Android apps on Chrome: how it works and what it may become

Google announced at its I/O conference in June 2014 that Android apps are coming to its Chrome OS. Earlier this month product managers Ken Mixter and Josh Woodward announced that the first four Android apps are available in the Chromebook app store: Duolingo, Evernote, Sight Words and Vine.

I delayed posting about this until I

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Platform Wars: Google injects Chrome OS into Windows, never mind the poor users

Google announced its Chrome browser in September 2008. Its stated goal was to run web applications better:

What we really needed was not just a browser, but also a modern platform for web pages and applications, and that’s what we set out to build.

Chrome was a hit, thanks to easy install, fast performance, and

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Google forks WebKit into Blink: what are the implications?

Yesterday Google announced that it is forking WebKit to create Blink, a new rendering engine to be used in its Chrome browser:

Chromium uses a different multi-process architecture than other WebKit-based browsers, and supporting multiple architectures over the years has led to increasing complexity for both the WebKit and Chromium projects. This has slowed down

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Adobe using Google Chromium Embedded Framework for Edge tools

Adobe has published a mission statement which is worth a read if only to demonstrate how far the company has moved away from Flash, once positioned at the heart of its ecosystem – remember the Flash Platform?

The mission statement essentially declares the web as the new heart of Adobe’s platform and it is working

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Mozilla CEO fearful of closed mobile platforms. So what next for Mozilla and Firefox?

What next for Mozilla? Tristan Nitot, president of Mozilla Europe, posts about some of the issues facing the open source browser project and Foundation. His list is not meant to be a list of problems for Mozilla exactly, but it does read a bit like that, especially the third point:

Google marketing budgets for Chrome

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Hands on debugging an Azure application – what to do when it works locally but not in the cloud

I have been writing a Facebook application hosted on Microsoft Azure. I hit a problem where my application worked fine on the local development fabric, but failed when deployed to Azure. The application was not actually crashing; it just did not work as expected. Specifically, either the Facebook authentication or the ASP.NET Forms Authentication was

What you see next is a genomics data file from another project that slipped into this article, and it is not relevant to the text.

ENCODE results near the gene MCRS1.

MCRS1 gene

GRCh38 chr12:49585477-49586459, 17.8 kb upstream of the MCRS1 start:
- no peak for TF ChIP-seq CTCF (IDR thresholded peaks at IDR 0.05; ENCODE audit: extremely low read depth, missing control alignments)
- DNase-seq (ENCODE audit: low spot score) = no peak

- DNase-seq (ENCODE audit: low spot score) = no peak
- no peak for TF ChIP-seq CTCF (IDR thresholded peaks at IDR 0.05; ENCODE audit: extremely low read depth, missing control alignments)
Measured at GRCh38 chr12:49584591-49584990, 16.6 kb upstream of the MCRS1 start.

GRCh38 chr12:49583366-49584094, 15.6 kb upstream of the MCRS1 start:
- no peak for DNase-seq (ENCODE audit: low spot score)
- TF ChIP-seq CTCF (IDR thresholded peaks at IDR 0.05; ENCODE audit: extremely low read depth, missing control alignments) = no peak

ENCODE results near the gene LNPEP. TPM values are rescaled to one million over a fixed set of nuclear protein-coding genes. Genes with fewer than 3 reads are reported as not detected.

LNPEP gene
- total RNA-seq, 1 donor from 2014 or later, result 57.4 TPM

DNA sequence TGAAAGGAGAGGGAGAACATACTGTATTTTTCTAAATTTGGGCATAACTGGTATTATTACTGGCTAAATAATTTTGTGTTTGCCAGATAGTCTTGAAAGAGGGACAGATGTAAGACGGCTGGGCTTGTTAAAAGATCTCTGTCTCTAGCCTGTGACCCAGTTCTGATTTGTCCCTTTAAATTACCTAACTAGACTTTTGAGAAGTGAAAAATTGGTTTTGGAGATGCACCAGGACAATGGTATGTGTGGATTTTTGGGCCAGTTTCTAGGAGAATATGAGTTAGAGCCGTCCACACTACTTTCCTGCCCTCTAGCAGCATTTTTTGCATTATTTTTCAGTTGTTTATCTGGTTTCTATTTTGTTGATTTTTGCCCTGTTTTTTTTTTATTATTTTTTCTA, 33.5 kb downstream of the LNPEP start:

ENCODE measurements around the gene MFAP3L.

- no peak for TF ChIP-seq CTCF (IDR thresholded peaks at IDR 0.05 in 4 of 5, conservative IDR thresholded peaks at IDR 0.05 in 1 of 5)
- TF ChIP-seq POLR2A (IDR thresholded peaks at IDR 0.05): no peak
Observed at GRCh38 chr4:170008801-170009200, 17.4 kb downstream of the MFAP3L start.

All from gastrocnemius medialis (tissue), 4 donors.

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Chromebook: web applications put to the test, and by the way no Java

Yesterday Google announced the availability of the first commercial Chromebook, a Linux computer running the Chrome browser and not much else. There are machines from Acer and Samsung which are traditional laptop/netbook clamshell designs, with an Intel Atom dual core processor, 16GB solid state storage, and a 12.1” screen. Price will be a bit less

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Browser wars heat up as Firefox 4 arrives

Just one week after the final release of Microsoft’s Internet Explorer 9, and here comes another major browser, Mozilla Firefox 4.

What’s new in Firefox? Performance, for one thing. There is a new JavaScript engine called JägerMonkey which is more effective than the old TraceMonkey – though TraceMonkey is still there – and there is

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Google on innovation – or should that be copying?

Patrick Copeland, Google Director of Engineering, gave the keynote at QCon London this morning. His theme was innovation: how it works at Google and elsewhere.

I was expecting some background on Google’s famous 20% time, where employees spent up to one day a week on something not in their job description, but I don’t

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Google flexes its Chrome browser muscles, removes support for H.264 video – but what about Adobe Flash?

Google has announced that it will remove support for the H.264 video codec in its Chrome browser:

…we are changing Chrome’s HTML5 <video> support to make it consistent with the codecs already supported by the open Chromium project. Specifically, we are supporting the WebM (VP8) and Theora video codecs, and will consider adding support for

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